Private companies or corps are not going to get you where you want to go when it comes to highspeed.

  10. Anonymous,

    I have to disagree with you that smaller businesses can’t afford to get listed by Google. Side ads are extremely cheap and getting listed on Google Maps is completely free. One just needs to spend an hour or two how to set these up. To get listed higher in a google search, there are several things one can do for free since searches are based on link counting. And for those businesses who want to spend some money to have their search results optimized, there are many companies that do that right here in the Northland. Two of them are PureDriven based in Two Harbors and AimClear based in Duluth. I’m not all that familiar with AimClear, but PureDriven is certainly not out of the price range for your average small business. In fact, it’s probably no more than putting an ad in the yellow pages.

    For those of you that want to help the Twin Ports get Google High Speed Internet, please go to http://www.googletwinports.com and submit a nomination. If you don’t have that much time, please at least become a fan of us on Facebook at http://www.facebook.com/group.php?gid=297173064066&ref=ts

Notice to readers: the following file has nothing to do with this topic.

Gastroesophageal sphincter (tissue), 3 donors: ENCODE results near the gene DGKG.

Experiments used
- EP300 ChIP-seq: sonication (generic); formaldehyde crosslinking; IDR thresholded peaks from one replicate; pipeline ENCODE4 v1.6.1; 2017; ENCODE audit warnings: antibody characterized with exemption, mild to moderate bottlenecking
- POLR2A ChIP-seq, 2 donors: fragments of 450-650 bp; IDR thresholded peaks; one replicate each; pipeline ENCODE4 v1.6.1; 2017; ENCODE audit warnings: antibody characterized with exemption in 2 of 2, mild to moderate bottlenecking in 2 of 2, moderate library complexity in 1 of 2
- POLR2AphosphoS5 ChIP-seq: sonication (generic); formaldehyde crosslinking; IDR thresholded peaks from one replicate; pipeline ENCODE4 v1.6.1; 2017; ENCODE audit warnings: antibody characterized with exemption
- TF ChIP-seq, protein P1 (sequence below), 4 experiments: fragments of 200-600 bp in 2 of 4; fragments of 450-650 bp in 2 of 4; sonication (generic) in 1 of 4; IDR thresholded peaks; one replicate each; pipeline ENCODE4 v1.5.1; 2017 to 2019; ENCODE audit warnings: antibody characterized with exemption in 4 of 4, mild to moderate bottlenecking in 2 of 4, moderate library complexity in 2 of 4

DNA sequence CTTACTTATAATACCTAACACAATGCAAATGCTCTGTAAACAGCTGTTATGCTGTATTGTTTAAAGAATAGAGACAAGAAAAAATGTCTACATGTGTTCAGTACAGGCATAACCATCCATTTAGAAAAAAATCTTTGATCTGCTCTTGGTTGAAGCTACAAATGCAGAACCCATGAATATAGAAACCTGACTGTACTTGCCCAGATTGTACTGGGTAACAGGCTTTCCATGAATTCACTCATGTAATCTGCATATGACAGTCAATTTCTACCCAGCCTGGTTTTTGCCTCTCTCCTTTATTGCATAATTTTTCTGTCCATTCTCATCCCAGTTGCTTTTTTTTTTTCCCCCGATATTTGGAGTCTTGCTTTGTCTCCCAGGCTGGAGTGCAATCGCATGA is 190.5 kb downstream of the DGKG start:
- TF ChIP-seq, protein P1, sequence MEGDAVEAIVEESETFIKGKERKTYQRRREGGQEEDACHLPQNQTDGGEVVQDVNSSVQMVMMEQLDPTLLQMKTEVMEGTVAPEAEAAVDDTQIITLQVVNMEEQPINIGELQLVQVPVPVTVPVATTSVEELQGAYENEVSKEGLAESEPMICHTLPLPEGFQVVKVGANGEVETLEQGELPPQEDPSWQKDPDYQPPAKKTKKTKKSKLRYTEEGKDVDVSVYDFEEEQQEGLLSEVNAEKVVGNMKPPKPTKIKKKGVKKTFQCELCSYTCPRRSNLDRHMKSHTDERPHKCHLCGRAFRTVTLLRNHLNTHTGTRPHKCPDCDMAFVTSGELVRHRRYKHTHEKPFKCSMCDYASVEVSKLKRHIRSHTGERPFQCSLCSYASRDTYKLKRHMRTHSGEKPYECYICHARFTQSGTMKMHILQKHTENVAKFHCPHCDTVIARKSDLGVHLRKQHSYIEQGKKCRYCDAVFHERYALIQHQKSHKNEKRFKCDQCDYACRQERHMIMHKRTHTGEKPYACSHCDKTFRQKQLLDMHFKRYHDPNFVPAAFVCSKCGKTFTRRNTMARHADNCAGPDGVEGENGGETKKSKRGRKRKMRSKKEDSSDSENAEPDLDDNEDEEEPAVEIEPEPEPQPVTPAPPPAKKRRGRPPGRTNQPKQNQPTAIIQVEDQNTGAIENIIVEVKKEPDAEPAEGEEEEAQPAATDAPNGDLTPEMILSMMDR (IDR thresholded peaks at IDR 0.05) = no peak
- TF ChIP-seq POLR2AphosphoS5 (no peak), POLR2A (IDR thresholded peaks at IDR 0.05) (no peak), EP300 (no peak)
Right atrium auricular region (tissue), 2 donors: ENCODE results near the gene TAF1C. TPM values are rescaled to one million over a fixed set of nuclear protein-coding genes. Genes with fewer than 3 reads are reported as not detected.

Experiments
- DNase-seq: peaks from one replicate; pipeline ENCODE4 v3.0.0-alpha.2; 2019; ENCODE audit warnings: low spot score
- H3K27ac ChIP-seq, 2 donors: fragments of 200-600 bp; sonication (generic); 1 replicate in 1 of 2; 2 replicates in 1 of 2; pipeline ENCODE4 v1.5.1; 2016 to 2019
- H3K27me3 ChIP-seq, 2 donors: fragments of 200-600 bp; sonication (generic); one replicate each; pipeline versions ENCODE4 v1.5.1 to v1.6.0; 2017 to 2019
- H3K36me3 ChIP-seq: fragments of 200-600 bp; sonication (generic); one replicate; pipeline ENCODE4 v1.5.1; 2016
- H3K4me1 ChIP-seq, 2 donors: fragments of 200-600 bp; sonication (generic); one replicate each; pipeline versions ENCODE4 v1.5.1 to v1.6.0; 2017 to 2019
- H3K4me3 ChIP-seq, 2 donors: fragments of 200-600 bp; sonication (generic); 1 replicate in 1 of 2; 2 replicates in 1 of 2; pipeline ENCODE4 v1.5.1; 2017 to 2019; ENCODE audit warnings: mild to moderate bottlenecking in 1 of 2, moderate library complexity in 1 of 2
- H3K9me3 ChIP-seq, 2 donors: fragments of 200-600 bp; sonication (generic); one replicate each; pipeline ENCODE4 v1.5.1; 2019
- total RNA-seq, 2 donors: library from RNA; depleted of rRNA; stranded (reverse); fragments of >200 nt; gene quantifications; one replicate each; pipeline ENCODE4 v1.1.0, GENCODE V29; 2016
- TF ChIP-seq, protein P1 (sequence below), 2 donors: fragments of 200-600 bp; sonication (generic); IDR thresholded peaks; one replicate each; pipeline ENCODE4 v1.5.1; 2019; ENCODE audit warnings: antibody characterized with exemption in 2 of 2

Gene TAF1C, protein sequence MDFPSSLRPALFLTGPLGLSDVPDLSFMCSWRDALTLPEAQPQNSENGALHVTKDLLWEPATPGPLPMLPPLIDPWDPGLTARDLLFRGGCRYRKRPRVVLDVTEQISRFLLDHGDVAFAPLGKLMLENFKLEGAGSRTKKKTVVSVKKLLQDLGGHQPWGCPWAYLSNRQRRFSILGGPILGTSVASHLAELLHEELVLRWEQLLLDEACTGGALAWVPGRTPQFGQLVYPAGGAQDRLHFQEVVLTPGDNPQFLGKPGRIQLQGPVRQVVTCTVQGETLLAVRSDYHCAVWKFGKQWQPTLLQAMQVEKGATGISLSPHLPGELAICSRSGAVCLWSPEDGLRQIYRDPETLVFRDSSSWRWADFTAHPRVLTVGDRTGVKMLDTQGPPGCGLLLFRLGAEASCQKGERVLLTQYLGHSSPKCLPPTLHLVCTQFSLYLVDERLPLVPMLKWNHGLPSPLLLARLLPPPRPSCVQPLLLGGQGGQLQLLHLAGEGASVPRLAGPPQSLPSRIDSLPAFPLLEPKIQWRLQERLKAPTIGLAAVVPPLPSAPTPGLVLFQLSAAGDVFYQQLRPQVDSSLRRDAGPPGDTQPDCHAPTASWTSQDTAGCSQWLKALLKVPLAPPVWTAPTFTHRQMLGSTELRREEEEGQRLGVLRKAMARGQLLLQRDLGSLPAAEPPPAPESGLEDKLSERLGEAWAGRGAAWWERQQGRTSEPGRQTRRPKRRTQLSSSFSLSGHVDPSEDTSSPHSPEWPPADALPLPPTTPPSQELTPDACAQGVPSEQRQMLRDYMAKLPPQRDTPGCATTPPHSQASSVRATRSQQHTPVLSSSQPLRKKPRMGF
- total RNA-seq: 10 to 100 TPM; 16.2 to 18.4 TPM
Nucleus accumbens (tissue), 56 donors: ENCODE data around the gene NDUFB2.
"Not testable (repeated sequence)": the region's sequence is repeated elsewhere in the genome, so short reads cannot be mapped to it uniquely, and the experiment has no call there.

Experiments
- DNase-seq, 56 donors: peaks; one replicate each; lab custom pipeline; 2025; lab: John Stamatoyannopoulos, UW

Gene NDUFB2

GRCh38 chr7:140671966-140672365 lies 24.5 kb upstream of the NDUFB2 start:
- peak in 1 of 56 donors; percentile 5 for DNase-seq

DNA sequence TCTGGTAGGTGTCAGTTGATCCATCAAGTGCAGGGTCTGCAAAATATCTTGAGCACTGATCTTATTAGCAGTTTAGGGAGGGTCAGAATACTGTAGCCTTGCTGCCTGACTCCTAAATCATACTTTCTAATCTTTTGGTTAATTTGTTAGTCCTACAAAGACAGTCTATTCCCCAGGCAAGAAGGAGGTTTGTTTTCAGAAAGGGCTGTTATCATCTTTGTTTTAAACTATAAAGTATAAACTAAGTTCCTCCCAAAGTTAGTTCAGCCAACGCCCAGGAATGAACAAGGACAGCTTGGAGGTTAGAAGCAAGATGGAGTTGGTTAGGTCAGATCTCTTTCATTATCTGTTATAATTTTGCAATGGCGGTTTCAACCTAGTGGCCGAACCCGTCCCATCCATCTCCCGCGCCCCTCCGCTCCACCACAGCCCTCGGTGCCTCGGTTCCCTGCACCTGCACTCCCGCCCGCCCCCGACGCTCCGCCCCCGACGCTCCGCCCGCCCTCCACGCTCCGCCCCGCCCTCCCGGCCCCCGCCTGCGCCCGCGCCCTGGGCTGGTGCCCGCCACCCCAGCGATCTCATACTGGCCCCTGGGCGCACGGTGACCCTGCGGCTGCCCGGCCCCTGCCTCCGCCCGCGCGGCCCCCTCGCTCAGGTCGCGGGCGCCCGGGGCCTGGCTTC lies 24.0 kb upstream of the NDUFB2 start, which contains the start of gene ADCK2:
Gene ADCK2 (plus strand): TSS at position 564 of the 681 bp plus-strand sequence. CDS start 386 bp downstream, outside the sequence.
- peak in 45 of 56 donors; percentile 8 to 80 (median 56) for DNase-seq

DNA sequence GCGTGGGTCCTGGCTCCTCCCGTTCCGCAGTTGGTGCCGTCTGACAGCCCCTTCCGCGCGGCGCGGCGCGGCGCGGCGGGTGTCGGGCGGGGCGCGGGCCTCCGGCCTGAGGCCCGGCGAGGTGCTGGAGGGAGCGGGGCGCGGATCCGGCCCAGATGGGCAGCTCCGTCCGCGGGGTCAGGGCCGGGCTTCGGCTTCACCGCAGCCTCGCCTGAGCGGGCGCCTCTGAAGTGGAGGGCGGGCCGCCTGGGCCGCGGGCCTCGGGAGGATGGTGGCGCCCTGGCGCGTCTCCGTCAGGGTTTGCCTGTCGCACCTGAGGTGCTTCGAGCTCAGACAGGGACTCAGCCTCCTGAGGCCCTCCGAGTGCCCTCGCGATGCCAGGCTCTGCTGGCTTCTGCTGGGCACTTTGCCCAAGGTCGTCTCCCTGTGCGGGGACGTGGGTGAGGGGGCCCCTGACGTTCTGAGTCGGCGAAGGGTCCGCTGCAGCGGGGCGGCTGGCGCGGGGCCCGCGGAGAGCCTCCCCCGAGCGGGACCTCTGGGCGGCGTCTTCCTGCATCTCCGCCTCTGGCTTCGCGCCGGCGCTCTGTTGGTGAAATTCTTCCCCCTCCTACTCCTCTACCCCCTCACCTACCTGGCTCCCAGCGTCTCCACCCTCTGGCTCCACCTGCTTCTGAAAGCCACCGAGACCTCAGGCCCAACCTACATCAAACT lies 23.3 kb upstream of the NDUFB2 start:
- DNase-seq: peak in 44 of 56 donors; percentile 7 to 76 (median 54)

11. You know, this telephone thing is just a passing fancy- there is no reason that anyone would need to have one in their home way out in the northern wilderness.

    Radio? Just a playground of the non-busy.

    Television? Good grief, it’s a vast wasteland.

    What would anyone do with a computer in their home?

    For all of you doubters: No new big business is coming WITHOUT high speed, high-bandwidth Internet; You don’t put the cart before the horse.